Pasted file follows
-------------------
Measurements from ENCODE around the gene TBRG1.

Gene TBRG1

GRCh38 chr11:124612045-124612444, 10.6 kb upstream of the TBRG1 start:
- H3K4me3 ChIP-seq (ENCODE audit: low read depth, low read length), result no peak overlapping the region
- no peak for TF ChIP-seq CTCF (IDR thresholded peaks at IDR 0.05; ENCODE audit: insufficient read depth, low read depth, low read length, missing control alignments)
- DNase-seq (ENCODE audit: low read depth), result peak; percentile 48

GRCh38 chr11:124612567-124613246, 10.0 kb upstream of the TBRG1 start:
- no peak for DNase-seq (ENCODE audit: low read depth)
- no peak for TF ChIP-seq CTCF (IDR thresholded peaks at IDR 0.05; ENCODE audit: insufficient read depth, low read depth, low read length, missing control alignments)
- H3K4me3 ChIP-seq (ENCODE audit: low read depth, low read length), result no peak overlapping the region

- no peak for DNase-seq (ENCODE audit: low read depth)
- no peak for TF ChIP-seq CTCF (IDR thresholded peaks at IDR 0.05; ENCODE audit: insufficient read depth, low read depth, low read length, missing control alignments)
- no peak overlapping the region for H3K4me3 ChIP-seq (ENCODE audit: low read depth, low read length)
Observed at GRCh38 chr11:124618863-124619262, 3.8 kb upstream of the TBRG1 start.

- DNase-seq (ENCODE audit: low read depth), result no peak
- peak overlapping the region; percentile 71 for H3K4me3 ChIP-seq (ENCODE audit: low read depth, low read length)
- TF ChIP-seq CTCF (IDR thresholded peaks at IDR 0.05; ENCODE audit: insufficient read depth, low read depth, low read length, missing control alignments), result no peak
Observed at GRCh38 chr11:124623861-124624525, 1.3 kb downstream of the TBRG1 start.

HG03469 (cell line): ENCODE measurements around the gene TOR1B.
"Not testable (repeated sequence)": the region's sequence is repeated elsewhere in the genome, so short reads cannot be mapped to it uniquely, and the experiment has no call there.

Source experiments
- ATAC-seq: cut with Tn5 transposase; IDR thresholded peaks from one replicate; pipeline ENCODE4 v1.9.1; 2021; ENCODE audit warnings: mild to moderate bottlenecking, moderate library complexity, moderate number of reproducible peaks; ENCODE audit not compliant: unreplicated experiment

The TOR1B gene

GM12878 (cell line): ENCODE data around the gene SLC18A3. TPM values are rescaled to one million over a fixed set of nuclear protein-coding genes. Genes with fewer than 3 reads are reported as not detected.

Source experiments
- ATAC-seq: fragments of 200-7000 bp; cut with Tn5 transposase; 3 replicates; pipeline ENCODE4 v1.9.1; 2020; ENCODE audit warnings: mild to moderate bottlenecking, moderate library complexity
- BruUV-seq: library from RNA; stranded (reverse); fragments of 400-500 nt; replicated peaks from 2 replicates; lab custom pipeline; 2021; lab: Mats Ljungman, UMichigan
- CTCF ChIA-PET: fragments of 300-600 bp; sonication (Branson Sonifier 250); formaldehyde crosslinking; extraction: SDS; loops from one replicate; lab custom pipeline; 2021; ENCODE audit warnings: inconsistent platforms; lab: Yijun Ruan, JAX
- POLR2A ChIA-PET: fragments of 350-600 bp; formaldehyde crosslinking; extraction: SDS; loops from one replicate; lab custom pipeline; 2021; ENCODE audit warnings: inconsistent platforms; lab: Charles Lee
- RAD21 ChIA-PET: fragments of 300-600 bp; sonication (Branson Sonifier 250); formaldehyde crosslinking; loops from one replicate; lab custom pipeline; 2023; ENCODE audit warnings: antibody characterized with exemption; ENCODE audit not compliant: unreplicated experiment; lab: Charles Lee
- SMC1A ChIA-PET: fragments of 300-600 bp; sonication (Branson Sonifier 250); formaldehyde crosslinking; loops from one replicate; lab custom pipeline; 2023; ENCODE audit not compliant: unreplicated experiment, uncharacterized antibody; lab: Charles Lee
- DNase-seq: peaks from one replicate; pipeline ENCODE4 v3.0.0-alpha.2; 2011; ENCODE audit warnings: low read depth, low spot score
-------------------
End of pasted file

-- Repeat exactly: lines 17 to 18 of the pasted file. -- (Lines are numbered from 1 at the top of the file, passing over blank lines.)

- TF ChIP-seq CTCF (IDR thresholded peaks at IDR 0.05; ENCODE audit: insufficient read depth, low read depth, low read length, missing control alignments), result no peak
Observed at GRCh38 chr11:124623861-124624525, 1.3 kb downstream of the TBRG1 start.